How can we utilize latest GPG from RPM repository?

Lightner, Jeffrey JLightner at
Thu Feb 15 16:06:00 CET 2018

What you’re missing is WHY you want a later upstream version.   Is there a specific feature you’re needing that isn’t in the one that comes with your distro?

You can’t have it both ways:  You want to stay on a stable distro/version which is the raison d’etre for RHEL/CentOS but want to have the latest package.    As I noted in my prior post you can get the latest of everything by abandoning CentOS in favor of Fedora at the expense of stability.    Your choice of distro is based on many factors.   Some people even build their own packages all from scratch because they don’t like any of the distros.

Not all packages have people that build rpm’s for them.   Many FOSS projects seem to prefer building for Debian or something else and MAY package it for whatever distro they like but some don’t package it for anything and expect you to do the legwork yourself.

In general if it isn’t in RHEL/CentOS I look for it in the EPEL.  If it isn’t there I almost always download the source then configure/compile it.   This isn’t really a difficult process for most packages.

There ARE other locations that MAY provide a package you want.   Have you looked at rpmfind?  rpmbone?

And of course YOU could create the rpm and share it on EPEL yourself so others will have it.

From: Gnupg-users [mailto:gnupg-users-bounces at] On Behalf Of helices
Sent: Thursday, February 15, 2018 9:10 AM
To: gnupg-users at
Subject: Re: How can we utilize latest GPG from RPM repository?

Yes, I know that.
In general, that scheme works well.
However, in another case, rsyslog, a certain function has been broken for many years, and the only fix is to track the developers' most recent versions. In that case, the developers maintain their own repository: ; which is easy to incorporate into: /etc/yum.repos.d/rsyslog.repo
We are hoping something similar is available for gnupg. I have not found that; which is the reason for my posts here.
What am I missing?
Please, advise. Thank you.

On Thu, Feb 15, 2018 at 7:56 AM, Lightner, Jeffrey <JLightner at<mailto:JLightner at>> wrote:
CentOS isn't a vendor.   It is a project that does binary compiles of RHEL sources.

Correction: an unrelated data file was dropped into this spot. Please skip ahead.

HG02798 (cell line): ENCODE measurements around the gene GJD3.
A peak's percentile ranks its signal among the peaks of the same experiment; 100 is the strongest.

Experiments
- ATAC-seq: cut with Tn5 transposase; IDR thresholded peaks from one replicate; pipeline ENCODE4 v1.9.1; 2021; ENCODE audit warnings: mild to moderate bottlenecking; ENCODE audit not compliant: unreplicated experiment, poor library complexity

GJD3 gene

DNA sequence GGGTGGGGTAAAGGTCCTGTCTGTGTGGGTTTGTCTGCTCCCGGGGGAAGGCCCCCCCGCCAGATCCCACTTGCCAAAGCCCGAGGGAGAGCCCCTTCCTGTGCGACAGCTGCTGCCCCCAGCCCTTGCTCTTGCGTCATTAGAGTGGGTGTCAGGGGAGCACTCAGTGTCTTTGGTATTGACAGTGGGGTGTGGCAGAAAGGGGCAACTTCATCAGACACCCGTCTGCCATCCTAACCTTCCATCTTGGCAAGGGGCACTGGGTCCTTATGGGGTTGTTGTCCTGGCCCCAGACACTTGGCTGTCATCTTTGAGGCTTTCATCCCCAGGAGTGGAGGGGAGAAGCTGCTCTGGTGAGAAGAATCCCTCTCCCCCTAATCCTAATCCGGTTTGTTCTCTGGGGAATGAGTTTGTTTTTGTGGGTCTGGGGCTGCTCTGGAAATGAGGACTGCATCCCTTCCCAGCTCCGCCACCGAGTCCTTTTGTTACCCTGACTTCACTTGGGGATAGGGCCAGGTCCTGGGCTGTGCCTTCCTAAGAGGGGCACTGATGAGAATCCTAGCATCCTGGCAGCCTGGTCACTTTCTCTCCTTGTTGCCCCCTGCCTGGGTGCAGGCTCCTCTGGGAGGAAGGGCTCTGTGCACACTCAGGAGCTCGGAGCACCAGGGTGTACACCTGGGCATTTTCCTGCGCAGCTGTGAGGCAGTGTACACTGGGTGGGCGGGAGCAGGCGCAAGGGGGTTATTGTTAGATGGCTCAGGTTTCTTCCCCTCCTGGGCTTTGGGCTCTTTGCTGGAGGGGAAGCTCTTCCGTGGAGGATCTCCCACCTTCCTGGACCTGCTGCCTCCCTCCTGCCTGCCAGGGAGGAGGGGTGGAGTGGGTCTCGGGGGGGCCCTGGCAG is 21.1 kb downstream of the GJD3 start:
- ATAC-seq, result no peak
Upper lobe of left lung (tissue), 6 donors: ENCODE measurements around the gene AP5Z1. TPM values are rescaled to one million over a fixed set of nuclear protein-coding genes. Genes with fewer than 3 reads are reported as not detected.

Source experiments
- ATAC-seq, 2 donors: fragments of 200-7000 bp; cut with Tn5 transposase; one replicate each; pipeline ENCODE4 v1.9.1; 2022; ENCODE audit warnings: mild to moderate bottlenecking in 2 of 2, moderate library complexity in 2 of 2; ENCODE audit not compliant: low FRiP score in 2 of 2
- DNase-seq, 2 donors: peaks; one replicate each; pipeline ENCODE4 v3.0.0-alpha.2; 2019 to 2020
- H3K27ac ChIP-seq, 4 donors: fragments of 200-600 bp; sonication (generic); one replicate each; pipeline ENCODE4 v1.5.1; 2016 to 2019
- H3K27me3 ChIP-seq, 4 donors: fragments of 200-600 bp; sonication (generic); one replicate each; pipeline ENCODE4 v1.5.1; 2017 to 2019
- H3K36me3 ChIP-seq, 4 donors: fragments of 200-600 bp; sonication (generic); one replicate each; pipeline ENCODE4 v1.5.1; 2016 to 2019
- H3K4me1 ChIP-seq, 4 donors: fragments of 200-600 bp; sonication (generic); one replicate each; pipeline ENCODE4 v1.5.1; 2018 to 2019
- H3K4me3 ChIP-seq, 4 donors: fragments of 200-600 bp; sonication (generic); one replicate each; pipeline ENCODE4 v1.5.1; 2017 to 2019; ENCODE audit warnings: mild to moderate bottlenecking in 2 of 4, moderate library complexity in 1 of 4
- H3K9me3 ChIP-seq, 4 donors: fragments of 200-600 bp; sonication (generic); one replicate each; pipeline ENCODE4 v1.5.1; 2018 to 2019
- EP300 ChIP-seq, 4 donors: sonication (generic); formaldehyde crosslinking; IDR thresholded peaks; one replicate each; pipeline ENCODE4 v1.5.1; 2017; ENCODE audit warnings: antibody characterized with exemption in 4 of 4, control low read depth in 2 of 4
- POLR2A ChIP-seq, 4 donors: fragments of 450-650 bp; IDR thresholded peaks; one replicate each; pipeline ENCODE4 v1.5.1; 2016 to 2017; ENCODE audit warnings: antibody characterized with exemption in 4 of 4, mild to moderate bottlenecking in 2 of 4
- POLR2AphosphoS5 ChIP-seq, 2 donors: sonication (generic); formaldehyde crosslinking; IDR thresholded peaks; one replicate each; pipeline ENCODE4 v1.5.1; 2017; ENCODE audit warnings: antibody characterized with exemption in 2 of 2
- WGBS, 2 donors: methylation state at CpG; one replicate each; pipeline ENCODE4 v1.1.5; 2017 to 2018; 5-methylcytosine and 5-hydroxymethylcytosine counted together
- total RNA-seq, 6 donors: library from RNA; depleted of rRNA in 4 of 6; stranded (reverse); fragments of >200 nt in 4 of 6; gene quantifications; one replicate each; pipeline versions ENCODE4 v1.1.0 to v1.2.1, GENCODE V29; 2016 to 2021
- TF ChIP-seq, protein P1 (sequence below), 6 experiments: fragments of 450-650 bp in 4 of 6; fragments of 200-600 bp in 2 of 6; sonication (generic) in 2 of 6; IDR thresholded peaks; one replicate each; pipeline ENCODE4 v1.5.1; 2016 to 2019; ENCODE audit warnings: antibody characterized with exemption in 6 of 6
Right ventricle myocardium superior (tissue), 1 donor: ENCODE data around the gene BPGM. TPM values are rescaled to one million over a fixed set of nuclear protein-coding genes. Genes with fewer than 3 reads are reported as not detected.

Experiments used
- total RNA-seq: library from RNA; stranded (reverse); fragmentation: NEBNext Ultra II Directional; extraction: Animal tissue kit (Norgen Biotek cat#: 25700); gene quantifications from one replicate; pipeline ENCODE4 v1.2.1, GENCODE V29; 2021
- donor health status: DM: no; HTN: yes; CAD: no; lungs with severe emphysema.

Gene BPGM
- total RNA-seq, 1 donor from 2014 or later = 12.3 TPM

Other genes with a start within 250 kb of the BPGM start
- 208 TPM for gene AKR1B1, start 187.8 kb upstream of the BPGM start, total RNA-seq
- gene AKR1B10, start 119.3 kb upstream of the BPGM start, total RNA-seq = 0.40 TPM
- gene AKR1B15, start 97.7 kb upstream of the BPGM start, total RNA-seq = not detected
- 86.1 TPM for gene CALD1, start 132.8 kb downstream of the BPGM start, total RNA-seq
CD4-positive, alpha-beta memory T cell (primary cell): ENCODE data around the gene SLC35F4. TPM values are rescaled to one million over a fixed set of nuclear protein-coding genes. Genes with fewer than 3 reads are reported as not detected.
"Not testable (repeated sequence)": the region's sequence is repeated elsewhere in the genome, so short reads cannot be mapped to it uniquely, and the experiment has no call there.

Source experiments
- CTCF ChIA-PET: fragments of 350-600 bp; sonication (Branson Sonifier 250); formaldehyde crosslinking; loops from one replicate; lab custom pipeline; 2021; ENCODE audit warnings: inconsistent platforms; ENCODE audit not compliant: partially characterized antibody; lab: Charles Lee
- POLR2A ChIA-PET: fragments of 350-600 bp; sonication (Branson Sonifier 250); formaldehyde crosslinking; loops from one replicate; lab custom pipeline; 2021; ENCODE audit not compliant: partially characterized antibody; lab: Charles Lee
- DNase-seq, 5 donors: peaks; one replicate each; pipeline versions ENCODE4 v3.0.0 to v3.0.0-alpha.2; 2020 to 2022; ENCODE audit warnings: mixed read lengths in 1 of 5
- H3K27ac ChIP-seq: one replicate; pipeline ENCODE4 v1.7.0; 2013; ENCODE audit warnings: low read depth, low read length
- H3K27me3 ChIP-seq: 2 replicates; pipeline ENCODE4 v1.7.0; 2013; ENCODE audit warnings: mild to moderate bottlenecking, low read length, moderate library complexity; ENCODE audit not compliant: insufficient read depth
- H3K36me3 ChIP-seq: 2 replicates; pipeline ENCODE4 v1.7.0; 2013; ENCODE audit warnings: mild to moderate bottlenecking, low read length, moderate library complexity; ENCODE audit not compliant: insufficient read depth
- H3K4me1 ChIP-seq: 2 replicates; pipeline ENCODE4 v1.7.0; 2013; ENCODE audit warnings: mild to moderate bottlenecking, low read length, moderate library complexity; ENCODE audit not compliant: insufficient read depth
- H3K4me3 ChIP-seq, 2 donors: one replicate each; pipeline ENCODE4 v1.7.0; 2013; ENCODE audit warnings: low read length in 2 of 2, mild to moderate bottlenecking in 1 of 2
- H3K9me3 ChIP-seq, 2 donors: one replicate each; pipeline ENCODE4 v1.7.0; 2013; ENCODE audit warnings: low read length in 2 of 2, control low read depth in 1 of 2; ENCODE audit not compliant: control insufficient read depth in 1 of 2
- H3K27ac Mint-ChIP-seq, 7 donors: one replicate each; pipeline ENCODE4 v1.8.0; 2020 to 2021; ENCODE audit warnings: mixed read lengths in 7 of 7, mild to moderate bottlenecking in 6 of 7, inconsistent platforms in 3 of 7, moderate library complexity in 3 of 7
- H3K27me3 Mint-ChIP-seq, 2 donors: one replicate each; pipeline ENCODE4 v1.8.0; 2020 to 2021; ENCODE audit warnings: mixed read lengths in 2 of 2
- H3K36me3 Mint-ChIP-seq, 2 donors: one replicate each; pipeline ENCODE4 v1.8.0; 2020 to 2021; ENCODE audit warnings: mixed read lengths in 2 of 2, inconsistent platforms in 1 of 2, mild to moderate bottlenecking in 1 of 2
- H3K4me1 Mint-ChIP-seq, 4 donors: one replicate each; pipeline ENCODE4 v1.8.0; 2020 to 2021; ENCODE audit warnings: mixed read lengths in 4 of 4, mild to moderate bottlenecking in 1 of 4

RedHat is the vendor that creates RHEL and its source is used to make CentOS.   RHEL is supported by RedHat if you have a subscription.  CentOS has no direct support though RedHat hosts the project nowadays.

RHEL (and therefore CentOS) major versions such as 7 start with base upstream versions of packages.   RedHat modifies that base upstream package to backport bug and security fixes from later upstream packages if relevant to the original base.   They then add extended versioning to the RPM name.

For example on a test system I just looked at  "yum list gnupg2" shows:
Installed Packages
gnupg2.x86_64                  2.0.22-3.el7                   @anaconda/7.0
Available Packages
gnupg2.x86_64                  2.0.22-4.el7                   rhel-7-server-rpms

Notice the base upstream for both the installed and the available is 2.0.22 but the extended versioning is different (3.el7 vs 4.el7).   You'd have to examine the errata to see what is different about the latter.

In general unless there is a specific feature in upstream you need that is not in the RHEL/CentOS provided version you should use the RHEL/CentOS version on your RHEL/CentOS system.

If you really want the latest of everything you should use Fedora instead of CentOS.   Just be aware that Fedora is bleeding edge and releases a new version twice a year.   Generally that means you HAVE to do a full upgrade at least once a year as they won't offer updated packages for more than two major versions at a time.   For a Production environment that pace of upgrade is usually not desirable which is why people use RHEL/CentOS instead.

-----Original Message-----
From: Gnupg-users [mailto:gnupg-users-bounces at<mailto:gnupg-users-bounces at>] On Behalf Of Daniel Kahn Gillmor
Sent: Wednesday, February 14, 2018 5:31 PM
To: helices; gnupg-users at<mailto:gnupg-users at>
Subject: Re: How can we utilize latest GPG from RPM repository?

On Wed 2018-02-14 14:20:10 -0600, helices wrote:
> CentOS 7 uses gnupg2 v2.0.22. EPEL doesn't have anything newer.
> We want to move to v2.2.x, and stay current, but we don't want to
> download source and compile for dozens of systems.
> We want all users to be using the same version all of the time.

This sounds like a problem for your operating system and/or package manager.  GnuPG has a chain of build dependencies which often makes it difficult to just import directly from a single RPM.

If you were running a more recent operating system, you'd likely get something from the GnuPG "modern" branch as well anyway.

Perhaps you want to ask your operating system vendor what their recommendation is for "backports" of specific packages?


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